The organosilane percentage varies from 1 to 8% by weight of the hydrocarbon - organosilane mixture. This organosilane percentage is dependent on the respective reactivity of the gases or vapours at the temperatures and pressures used and which are imposed by the nature of the hydrocarbon or hydrocarbons chosen for obtaining an anisotropic carbon deposit, as well as the desired silicon carbide proportion in the carbon matrix.
The densification conditions are also adjusted to bring about the formation of SiC in very highly divided form and in the amorphous state in the carbon matrix.
The densification of the porous structure or substrate, according to the method used, the proportion of the fibres and the nature of the fibres make it possible to obtain a final density of the composite material between 1.4 and 1.8. In addition, the open porosity of the matrix corresponding to the volume of the communicating pores is below 14%.
According to a preferred embodiment of the inventive process, an outer silicon carbide coating is formed by silicidation of the outer surface of the densified structure. The silicidation of the surface of the carbon-carbon material is in particular carried out by pack cementation, i.e. the material to be silicided is immersed in a powder mixture which, by heating, gives off vapours of siliciding substances, which are silicon and/or silicon monoxide. The corresponding chemical reactions are as follows:
The mixture of powders used supplying the silicon and silicon monoxide vapours is constituted by a silicon powder and at least one random oxide able to react with the silicon for supplying silicon monoxide. The oxide used can be silica (SiO2 or alumina (Al2 O2).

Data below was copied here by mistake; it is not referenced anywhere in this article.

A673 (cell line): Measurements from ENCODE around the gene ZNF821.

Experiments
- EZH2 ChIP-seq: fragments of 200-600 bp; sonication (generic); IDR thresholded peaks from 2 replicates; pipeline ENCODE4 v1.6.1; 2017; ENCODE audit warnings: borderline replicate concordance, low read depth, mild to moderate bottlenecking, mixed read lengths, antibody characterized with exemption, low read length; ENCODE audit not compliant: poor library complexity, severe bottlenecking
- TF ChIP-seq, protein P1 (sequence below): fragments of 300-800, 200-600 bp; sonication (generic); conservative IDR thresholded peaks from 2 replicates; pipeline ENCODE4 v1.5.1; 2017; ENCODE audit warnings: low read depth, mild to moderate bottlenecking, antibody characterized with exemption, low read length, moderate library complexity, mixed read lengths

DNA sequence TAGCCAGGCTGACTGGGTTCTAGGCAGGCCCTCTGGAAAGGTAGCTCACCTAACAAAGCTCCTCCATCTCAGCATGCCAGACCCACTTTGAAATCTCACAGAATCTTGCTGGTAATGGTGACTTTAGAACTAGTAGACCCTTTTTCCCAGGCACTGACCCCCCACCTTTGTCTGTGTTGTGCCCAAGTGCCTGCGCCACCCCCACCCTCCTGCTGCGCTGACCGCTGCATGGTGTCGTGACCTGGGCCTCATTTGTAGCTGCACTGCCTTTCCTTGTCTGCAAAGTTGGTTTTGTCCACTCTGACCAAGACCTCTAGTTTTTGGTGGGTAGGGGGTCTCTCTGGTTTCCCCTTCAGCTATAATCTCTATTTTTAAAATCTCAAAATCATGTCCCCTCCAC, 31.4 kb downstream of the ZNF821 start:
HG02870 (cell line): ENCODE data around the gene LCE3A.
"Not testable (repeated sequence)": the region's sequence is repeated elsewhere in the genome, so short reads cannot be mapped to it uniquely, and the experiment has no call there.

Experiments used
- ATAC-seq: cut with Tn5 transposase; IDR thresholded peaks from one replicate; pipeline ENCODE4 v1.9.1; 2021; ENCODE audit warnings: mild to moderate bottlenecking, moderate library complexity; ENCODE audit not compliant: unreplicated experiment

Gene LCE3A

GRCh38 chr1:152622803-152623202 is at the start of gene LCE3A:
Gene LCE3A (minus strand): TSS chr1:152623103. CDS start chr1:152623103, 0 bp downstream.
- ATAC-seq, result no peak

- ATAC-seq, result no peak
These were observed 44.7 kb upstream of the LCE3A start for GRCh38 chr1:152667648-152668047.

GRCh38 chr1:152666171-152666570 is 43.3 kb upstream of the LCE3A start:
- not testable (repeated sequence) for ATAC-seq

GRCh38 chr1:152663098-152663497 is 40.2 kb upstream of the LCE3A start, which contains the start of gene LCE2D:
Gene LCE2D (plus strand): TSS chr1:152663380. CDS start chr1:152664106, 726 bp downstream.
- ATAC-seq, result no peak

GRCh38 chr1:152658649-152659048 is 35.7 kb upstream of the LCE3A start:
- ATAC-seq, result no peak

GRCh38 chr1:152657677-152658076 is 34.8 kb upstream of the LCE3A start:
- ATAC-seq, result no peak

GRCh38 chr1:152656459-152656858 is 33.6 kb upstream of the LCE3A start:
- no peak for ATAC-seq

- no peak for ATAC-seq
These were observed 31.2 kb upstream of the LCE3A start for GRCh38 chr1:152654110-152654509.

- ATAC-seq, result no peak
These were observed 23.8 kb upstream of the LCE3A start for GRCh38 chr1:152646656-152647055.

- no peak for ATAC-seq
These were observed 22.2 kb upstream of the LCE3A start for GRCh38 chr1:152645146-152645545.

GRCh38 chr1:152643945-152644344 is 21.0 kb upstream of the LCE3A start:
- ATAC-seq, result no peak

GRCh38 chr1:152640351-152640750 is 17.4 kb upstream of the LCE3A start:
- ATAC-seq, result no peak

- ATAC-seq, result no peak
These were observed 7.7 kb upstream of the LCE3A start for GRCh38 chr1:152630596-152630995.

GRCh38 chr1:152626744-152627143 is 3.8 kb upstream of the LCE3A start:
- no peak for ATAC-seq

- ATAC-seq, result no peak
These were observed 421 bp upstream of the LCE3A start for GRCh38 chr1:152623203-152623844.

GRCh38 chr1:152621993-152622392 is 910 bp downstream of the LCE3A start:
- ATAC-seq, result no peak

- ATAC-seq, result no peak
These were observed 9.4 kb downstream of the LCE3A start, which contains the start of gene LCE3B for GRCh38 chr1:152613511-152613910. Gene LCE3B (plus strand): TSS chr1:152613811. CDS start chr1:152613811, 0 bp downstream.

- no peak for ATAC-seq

Advantageously, to this mixture of silicon and oxide is added silicon carbide powder making it possible to dilute the reactive elements and thus prevent, during their melting, that they agglomerate and run on the densified structure.
The temperature to be reached for forming silicon and SiO vapours is above 1650° C., but below 1800° C., which is the fritting temperature of SiC. A heat treatment at a temperature above 1800° C., which would lead to a hardening of the powder mixture, would prevent the mould removal of the coated materials of the SiC coating.
The silicidation of the carbon or graphite of the matrix is carried out in the presence of a neutral gas such as helium, argon, neon, etc.
The duration of the immersion of the densified structure in the powder mixture at the chosen temperature makes it possible to fix the thickness of the carbon matrix coating, which is converted into SiC, whereby said coating has a thickness of 200 to 600 micrometers.
During silicidation of the densified structure, the graphite or carbon fibres protected by their silicon carbide coating are not completely transformed into carbide.